“If available, baseline testing before the season is a great way for healthcare professionals to determine the severity of a suspected concussion,” says Dr. Tucker.  Baseline testing is used to assess the athlete’s balance and brain function and is compared to post-injury results to help identify the effects of the injury. To maintain the best results for comparison, baseline testing should be completed annually.

To contact Dr. Tucker’s office call (573) 629-3500.

Back to School: Tips for a Better Year Bookmark

Dr. Deborah BaumannThe time for kids to head back to school is quickly approaching and as your family adjusts to the new school year, it’s a good idea to take some precautionary measures to set your kids up for a safe, healthy year.  Dr. Deborah Baumann, pediatrician with Hannibal Regional Medical Group, has a few tips to help make sure your children will have a great year.

Alert the school of health concerns.
One of the most important things you can do to ensure your child remains healthy is to make certain the school is aware of your child’s health care needs and knows how to address them. “If your child takes any medication, or experiences common health problems such as severe allergies, asthma or physical restrictions, it’s a good idea to prepare your school nurse or administrator for potential health issues prior to the first day of school.  Remember to also provider proper medicine and dosage information, as well as emergency contact and physician information” shares Dr. Baumann.

Schedule a well-child visit.
An annual well-child visit with your child’s pediatrician will help ensure your child is healthy before returning to class.  “A well-child visit is one of the best things you can do to keep your children healthy. Annual visits are recommended until kids head off to college.  It’s a good time for parents to visit with us and share any concerns” says Dr. Baumann. Well-child visits are also a good time to complete any needed sports physicals, update any prescriptions or have any other necessary forms signed.  

Establish good hygiene habits and know when to stay home.
We have likely all heard about the importance of proper hand hygiene and it is no different for kids.  It is a good idea to help kids establish a habit of washing their hands before eating and after bathroom use and remind your kids that there are times when it’s ok not to share. “Help your children understand that there are certain things that shouldn’t be shared.  These items include eating utensils, drinking cups, water bottles, grooming articles, etc. It is especially important to keep this in mind during cold and flu season” says Dr. Baumann.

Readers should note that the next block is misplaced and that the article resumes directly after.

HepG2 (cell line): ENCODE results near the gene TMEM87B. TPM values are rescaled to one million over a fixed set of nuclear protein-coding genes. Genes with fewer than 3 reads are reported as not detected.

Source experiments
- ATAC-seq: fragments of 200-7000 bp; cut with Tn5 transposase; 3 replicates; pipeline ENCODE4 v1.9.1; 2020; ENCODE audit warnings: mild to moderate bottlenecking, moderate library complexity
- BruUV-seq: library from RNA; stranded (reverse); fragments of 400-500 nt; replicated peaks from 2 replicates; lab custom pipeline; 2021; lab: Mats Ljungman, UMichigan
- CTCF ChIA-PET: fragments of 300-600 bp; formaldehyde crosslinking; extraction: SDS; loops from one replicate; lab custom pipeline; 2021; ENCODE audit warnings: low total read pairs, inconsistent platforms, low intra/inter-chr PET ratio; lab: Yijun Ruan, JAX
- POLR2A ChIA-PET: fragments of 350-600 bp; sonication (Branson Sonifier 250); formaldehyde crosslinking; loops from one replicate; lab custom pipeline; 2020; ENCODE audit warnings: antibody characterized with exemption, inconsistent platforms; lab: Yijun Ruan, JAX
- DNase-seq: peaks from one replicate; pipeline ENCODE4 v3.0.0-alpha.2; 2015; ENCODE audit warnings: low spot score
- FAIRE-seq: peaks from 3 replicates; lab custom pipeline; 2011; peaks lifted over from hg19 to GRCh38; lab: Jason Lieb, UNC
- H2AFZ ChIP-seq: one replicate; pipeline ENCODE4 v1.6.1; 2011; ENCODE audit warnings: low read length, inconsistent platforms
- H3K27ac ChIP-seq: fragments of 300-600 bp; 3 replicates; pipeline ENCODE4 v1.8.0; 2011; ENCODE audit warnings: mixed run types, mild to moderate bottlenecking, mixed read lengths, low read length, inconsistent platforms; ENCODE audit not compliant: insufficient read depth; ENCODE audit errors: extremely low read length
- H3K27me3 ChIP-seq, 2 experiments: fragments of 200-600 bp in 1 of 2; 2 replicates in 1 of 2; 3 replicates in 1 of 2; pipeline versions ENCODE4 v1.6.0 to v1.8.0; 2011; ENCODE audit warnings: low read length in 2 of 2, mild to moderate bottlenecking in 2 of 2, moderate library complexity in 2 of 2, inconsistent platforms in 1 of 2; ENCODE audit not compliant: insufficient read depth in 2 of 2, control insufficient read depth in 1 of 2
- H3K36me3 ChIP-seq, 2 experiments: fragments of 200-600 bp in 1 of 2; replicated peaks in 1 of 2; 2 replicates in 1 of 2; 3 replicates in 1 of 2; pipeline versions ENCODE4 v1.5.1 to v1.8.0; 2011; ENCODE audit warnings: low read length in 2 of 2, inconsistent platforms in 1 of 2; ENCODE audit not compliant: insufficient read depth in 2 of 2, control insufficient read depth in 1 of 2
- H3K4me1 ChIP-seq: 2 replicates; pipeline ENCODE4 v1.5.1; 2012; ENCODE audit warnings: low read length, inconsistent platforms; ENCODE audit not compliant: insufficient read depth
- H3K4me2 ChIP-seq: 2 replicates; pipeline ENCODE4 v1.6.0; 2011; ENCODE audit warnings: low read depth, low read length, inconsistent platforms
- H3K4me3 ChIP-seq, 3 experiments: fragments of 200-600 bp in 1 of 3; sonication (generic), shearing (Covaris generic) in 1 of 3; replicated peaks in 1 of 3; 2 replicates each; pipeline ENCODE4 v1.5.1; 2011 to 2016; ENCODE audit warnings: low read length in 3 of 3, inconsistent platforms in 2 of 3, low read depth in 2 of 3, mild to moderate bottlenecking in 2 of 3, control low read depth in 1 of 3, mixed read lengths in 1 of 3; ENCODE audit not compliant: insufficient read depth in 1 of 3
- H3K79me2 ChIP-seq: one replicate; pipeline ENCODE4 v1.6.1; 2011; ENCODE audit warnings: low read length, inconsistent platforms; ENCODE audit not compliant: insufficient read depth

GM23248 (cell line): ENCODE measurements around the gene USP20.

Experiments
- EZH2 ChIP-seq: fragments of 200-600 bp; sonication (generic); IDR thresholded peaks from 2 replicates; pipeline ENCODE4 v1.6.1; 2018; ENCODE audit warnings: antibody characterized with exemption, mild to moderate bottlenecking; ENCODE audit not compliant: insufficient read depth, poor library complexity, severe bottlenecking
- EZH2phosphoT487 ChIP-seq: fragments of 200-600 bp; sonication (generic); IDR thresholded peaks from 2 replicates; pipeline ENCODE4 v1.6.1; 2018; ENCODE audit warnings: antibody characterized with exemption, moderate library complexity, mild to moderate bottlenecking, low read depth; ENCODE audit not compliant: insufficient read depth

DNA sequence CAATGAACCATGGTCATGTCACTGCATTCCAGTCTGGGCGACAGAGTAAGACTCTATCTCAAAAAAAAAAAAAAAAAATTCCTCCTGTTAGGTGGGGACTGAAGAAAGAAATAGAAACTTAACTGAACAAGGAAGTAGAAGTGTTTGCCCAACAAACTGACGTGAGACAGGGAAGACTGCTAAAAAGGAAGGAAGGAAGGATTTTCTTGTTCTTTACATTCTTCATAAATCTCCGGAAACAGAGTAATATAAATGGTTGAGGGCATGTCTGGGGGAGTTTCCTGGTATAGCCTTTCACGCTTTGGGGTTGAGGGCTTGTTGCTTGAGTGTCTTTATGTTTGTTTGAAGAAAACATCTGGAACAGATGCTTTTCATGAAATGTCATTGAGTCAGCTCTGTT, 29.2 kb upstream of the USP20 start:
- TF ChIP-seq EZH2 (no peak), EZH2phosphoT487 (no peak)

If your child is sick, please don’t send them to school.  If your child is running a fever, is vomiting or having diarrhea, please stay home and rest.  If more symptoms appear or continue to worsen, consult with your healthcare provider.

Manage stress and re-establish routines.
Back-to-school time can be overwhelming and a bit stressful for kids and parents, but too much stress can lead to a variety of health issues.  “You can help your children manage stress by talking to them about anything that’s bothering them” notes Dr. Baumann. “Schoolwork and after-school activities are important, but don’t forget that it’s also important to take time to relax and spend time together as a family.”  

At least one week before school begins, shift your children from flexible summer sleep hours to bedtime schedules that fit the school year.  “To help re-establish a good sleep routine, turn off all screens to include computer, television and phone 30 minutes prior to sleep” says Dr. Baumann.  “The American Academy of Pediatrics recommends teenagers sleep 8 to 10 hours per 24 hours on a regular basis to promote optimal health.”

To contact Hannibal Regional Medical Group call 573-629-3500.

Hannibal Regional Medical Group Welcomes Dr. James Tucker Bookmark

Hannibal Regional Medical Group is excited to welcome Dr. James Tucker to their family medicine team! James Tucker, DO completed his Doctor of Osteopathic Medicine training at A.T. Still University in Kirksville after serving with honors in the United States Army.  He completed his Family and Community Medicine Residency at the University of Missouri Columbia and has come back to his home area to establish his practice. Hannibal Regional Medical Group is happy to have Dr. Tucker join the rest of the family medicine team as we work to guide our community to better.